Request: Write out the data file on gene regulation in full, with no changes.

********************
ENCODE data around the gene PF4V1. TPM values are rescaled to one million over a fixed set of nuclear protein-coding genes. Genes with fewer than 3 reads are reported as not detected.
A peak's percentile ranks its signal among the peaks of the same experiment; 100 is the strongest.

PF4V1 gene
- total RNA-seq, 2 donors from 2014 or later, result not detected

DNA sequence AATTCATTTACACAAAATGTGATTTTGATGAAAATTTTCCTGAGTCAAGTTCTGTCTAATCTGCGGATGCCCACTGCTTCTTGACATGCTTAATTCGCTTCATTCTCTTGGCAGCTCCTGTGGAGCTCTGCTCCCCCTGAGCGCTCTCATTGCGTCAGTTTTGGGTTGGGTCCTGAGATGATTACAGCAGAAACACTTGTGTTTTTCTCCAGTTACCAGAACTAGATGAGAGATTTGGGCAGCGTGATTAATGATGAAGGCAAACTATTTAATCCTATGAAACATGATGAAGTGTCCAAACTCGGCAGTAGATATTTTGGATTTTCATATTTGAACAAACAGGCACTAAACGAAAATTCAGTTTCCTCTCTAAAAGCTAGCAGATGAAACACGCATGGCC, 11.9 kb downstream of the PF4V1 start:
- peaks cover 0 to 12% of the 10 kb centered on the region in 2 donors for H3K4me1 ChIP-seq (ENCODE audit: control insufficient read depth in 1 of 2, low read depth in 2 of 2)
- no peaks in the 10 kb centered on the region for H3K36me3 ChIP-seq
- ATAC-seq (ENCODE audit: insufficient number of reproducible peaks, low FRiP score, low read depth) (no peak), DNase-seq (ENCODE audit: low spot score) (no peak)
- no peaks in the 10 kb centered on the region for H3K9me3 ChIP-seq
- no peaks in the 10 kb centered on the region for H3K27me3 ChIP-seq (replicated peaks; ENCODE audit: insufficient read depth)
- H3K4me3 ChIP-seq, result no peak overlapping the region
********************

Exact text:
ENCODE data around the gene PF4V1. TPM values are rescaled to one million over a fixed set of nuclear protein-coding genes. Genes with fewer than 3 reads are reported as not detected.
A peak's percentile ranks its signal among the peaks of the same experiment; 100 is the strongest.

PF4V1 gene
- total RNA-seq, 2 donors from 2014 or later, result not detected

DNA sequence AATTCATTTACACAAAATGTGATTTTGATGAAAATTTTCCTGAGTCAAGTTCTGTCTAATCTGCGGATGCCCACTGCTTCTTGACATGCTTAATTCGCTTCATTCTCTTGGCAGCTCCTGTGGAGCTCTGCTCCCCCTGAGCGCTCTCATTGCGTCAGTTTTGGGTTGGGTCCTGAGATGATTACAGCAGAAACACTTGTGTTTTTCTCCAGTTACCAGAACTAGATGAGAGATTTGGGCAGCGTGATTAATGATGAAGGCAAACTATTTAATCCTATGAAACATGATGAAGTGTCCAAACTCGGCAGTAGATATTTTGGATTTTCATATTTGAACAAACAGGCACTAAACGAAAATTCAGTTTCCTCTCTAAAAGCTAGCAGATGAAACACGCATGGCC, 11.9 kb downstream of the PF4V1 start:
- peaks cover 0 to 12% of the 10 kb centered on the region in 2 donors for H3K4me1 ChIP-seq (ENCODE audit: control insufficient read depth in 1 of 2, low read depth in 2 of 2)
- no peaks in the 10 kb centered on the region for H3K36me3 ChIP-seq
- ATAC-seq (ENCODE audit: insufficient number of reproducible peaks, low FRiP score, low read depth) (no peak), DNase-seq (ENCODE audit: low spot score) (no peak)
- no peaks in the 10 kb centered on the region for H3K9me3 ChIP-seq
- no peaks in the 10 kb centered on the region for H3K27me3 ChIP-seq (replicated peaks; ENCODE audit: insufficient read depth)
- H3K4me3 ChIP-seq, result no peak overlapping the region